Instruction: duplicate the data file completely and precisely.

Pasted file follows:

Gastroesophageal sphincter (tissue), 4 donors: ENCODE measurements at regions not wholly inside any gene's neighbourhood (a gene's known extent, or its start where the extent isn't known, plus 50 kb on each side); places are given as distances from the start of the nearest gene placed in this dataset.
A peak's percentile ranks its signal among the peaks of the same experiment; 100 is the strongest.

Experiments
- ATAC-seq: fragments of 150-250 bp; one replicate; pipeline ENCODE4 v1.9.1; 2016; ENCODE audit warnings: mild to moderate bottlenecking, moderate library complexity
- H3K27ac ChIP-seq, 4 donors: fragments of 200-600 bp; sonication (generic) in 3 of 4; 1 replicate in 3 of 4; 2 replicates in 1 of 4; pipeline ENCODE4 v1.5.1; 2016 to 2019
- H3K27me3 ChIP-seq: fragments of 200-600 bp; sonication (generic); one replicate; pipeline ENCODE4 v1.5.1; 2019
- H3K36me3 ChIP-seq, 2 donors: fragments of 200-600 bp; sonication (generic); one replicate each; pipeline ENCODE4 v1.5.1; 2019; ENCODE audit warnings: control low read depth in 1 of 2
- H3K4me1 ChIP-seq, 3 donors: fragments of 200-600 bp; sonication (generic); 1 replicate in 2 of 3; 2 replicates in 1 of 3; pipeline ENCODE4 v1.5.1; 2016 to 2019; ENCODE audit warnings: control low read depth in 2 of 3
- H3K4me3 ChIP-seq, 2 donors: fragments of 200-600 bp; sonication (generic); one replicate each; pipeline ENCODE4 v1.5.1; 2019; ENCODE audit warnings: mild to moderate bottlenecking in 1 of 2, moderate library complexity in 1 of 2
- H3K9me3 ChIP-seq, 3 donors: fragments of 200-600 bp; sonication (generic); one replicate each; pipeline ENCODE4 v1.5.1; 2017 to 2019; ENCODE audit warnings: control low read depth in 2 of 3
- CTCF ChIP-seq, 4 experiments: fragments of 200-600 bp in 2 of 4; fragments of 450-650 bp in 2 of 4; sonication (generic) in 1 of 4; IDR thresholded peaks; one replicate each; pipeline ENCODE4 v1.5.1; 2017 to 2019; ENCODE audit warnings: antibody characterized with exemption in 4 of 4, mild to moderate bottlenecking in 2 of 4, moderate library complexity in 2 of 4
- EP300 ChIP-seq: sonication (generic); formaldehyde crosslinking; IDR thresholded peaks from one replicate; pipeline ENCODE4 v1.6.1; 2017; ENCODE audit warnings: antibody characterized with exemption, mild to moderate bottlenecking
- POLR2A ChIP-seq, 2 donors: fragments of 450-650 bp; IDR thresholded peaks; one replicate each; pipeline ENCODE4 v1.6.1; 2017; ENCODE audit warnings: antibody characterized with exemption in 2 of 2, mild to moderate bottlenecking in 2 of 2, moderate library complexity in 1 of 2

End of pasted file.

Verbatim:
Gastroesophageal sphincter (tissue), 4 donors: ENCODE measurements at regions not wholly inside any gene's neighbourhood (a gene's known extent, or its start where the extent isn't known, plus 50 kb on each side); places are given as distances from the start of the nearest gene placed in this dataset.
A peak's percentile ranks its signal among the peaks of the same experiment; 100 is the strongest.

Experiments
- ATAC-seq: fragments of 150-250 bp; one replicate; pipeline ENCODE4 v1.9.1; 2016; ENCODE audit warnings: mild to moderate bottlenecking, moderate library complexity
- H3K27ac ChIP-seq, 4 donors: fragments of 200-600 bp; sonication (generic) in 3 of 4; 1 replicate in 3 of 4; 2 replicates in 1 of 4; pipeline ENCODE4 v1.5.1; 2016 to 2019
- H3K27me3 ChIP-seq: fragments of 200-600 bp; sonication (generic); one replicate; pipeline ENCODE4 v1.5.1; 2019
- H3K36me3 ChIP-seq, 2 donors: fragments of 200-600 bp; sonication (generic); one replicate each; pipeline ENCODE4 v1.5.1; 2019; ENCODE audit warnings: control low read depth in 1 of 2
- H3K4me1 ChIP-seq, 3 donors: fragments of 200-600 bp; sonication (generic); 1 replicate in 2 of 3; 2 replicates in 1 of 3; pipeline ENCODE4 v1.5.1; 2016 to 2019; ENCODE audit warnings: control low read depth in 2 of 3
- H3K4me3 ChIP-seq, 2 donors: fragments of 200-600 bp; sonication (generic); one replicate each; pipeline ENCODE4 v1.5.1; 2019; ENCODE audit warnings: mild to moderate bottlenecking in 1 of 2, moderate library complexity in 1 of 2
- H3K9me3 ChIP-seq, 3 donors: fragments of 200-600 bp; sonication (generic); one replicate each; pipeline ENCODE4 v1.5.1; 2017 to 2019; ENCODE audit warnings: control low read depth in 2 of 3
- CTCF ChIP-seq, 4 experiments: fragments of 200-600 bp in 2 of 4; fragments of 450-650 bp in 2 of 4; sonication (generic) in 1 of 4; IDR thresholded peaks; one replicate each; pipeline ENCODE4 v1.5.1; 2017 to 2019; ENCODE audit warnings: antibody characterized with exemption in 4 of 4, mild to moderate bottlenecking in 2 of 4, moderate library complexity in 2 of 4
- EP300 ChIP-seq: sonication (generic); formaldehyde crosslinking; IDR thresholded peaks from one replicate; pipeline ENCODE4 v1.6.1; 2017; ENCODE audit warnings: antibody characterized with exemption, mild to moderate bottlenecking
- POLR2A ChIP-seq, 2 donors: fragments of 450-650 bp; IDR thresholded peaks; one replicate each; pipeline ENCODE4 v1.6.1; 2017; ENCODE audit warnings: antibody characterized with exemption in 2 of 2, mild to moderate bottlenecking in 2 of 2, moderate library complexity in 1 of 2